Update from the future: Google extends the use of third-party cookies once again. Read more about it here.
Google’s decision to phase out cookies has caused a lot of controversy and concern – and following regulatory pressure, the search engine company has delayed the elimination of cookies until 2023.
In a blog post published on Thursday, Google’s Privacy Engineering Director Vinay Goel revealed the company’s “new timeline,” indicating that support for cookies would begin to phase out at the end of 2023.
A ‘cookie’ is a digital tool that stores user data on websites. Third-party cookies are often created by advertising companies and track users to bring them targeted ads.
When Google announced the plan to phase out third-party cookies, they argued that the decision would benefit users’ privacy.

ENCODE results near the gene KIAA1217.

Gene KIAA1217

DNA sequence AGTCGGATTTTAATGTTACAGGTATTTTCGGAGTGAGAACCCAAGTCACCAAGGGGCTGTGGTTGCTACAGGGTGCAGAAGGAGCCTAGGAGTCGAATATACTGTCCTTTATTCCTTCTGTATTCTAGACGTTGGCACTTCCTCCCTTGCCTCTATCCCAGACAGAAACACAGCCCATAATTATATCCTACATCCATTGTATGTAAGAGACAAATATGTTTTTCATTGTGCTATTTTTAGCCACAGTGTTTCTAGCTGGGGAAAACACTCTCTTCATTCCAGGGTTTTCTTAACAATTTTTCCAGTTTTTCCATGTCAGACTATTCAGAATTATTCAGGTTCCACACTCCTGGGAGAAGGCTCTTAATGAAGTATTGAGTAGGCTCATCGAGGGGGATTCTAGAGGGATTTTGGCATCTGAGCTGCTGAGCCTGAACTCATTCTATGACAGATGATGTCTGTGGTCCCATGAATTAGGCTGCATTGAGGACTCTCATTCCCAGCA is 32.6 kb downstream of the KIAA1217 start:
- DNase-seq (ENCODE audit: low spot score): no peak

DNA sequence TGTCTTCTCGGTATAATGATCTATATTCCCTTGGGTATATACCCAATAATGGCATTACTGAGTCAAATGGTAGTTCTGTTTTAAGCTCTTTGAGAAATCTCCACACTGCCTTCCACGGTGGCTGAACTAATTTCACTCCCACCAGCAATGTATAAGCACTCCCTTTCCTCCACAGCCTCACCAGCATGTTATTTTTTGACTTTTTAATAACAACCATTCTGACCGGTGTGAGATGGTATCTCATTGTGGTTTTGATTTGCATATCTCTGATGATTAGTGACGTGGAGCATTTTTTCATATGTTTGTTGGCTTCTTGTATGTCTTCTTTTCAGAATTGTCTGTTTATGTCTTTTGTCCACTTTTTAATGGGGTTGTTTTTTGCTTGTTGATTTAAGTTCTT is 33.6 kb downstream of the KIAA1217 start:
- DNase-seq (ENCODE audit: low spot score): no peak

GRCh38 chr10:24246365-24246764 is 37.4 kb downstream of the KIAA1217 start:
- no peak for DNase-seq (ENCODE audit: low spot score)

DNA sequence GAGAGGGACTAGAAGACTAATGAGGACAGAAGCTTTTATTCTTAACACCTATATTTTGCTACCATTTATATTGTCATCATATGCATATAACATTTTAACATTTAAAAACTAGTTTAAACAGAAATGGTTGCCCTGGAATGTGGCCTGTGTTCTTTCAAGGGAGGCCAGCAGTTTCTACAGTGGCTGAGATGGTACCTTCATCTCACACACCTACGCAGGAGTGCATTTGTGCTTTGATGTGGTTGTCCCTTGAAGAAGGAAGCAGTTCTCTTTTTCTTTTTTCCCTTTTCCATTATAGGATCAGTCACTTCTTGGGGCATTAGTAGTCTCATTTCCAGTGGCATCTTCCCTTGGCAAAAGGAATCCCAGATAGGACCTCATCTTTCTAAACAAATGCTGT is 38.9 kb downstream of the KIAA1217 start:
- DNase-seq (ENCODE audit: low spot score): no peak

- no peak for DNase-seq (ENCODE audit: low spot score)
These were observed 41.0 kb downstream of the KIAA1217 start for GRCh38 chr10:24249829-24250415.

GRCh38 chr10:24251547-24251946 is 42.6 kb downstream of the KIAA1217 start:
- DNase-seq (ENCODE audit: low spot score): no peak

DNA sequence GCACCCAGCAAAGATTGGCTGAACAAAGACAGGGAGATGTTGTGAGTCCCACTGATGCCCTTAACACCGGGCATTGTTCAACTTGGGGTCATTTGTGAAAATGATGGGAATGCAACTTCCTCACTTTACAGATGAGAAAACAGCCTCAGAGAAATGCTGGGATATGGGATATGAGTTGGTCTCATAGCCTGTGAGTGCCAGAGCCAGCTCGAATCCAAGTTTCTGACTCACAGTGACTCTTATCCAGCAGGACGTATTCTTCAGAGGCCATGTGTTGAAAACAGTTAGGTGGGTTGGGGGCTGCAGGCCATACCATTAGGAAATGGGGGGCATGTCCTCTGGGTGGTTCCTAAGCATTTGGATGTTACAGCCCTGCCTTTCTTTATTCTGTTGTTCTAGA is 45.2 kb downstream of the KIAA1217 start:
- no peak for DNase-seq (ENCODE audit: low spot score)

“If digital advertising doesn’t evolve to address the growing concerns people have about their privacy and how their personal identity is being used, we risk the future of the free and open web,” wrote David Temkin, Google’s director of product management in a blog post earlier this year.
However, the decision was met with backlash from third-party companies and regulators. A blog post from the Electronic Frontier Foundation argued that Google’s replacement for third-party cookies will violate privacy similarly, but in a way that prioritizes Google’s business interests.
Regulatory bodies also raised eyebrows over the decision.
Britain’s Competition and Markets Authority (CMA) investigated the decision this month – and as a result, the window to phase out cookies was delayed from January 2022 to late 2023.
“If the commitments are accepted they become legally binding, promoting competition in digital markets, helping to protect the ability of online publishers to raise money through advertising and safeguarding users’ privacy,” a spokesperson said.
The U.S. Department of Justice and the European Union’s competition commission also investigated the issue.
The decision to delay the removal of cookies won’t cause the debate to die down. Google’s competitors, critics, and regulatory bodies will likely continue to investigate whether or not the move will truly protect users’ privacy, or simply give Google a competitive edge.